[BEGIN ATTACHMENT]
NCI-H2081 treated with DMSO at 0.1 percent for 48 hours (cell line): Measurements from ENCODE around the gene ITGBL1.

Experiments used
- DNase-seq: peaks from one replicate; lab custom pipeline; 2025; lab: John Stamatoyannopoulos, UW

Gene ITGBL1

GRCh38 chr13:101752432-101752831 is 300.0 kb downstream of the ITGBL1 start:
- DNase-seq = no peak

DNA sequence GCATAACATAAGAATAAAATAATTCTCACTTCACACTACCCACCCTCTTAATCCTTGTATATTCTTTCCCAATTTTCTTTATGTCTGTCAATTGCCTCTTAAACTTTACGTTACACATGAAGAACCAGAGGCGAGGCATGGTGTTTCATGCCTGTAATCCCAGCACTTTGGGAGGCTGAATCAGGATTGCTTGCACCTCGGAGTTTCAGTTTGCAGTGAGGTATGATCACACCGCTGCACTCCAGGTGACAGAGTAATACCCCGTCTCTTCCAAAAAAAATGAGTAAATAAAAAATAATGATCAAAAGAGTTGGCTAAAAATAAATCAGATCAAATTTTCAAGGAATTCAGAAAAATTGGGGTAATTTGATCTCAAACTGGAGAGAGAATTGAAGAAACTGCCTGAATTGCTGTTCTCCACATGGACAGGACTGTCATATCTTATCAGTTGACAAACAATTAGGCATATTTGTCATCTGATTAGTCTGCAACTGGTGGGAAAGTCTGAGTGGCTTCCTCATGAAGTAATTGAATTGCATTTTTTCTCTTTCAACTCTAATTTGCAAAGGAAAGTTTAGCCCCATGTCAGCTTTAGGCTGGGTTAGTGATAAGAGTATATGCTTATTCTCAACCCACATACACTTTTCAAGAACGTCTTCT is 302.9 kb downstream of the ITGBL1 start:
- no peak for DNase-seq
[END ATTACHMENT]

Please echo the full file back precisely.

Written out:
NCI-H2081 treated with DMSO at 0.1 percent for 48 hours (cell line): Measurements from ENCODE around the gene ITGBL1.

Experiments used
- DNase-seq: peaks from one replicate; lab custom pipeline; 2025; lab: John Stamatoyannopoulos, UW

Gene ITGBL1

GRCh38 chr13:101752432-101752831 is 300.0 kb downstream of the ITGBL1 start:
- DNase-seq = no peak

DNA sequence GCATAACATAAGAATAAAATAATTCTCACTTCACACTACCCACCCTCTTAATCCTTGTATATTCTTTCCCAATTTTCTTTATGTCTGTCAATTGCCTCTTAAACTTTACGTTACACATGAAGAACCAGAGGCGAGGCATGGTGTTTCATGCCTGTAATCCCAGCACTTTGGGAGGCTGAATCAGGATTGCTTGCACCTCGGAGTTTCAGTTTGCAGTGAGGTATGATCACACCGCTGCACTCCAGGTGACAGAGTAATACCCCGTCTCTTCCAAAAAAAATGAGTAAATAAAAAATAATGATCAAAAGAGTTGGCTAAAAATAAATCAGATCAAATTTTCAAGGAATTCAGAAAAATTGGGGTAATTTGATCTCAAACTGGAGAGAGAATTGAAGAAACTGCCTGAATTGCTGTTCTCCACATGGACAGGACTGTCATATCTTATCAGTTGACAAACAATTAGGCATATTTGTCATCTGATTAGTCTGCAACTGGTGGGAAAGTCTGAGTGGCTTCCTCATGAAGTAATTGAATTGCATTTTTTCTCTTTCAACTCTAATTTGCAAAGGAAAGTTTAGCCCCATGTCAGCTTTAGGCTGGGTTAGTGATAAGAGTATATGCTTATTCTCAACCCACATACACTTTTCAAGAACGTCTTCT is 302.9 kb downstream of the ITGBL1 start:
- no peak for DNase-seq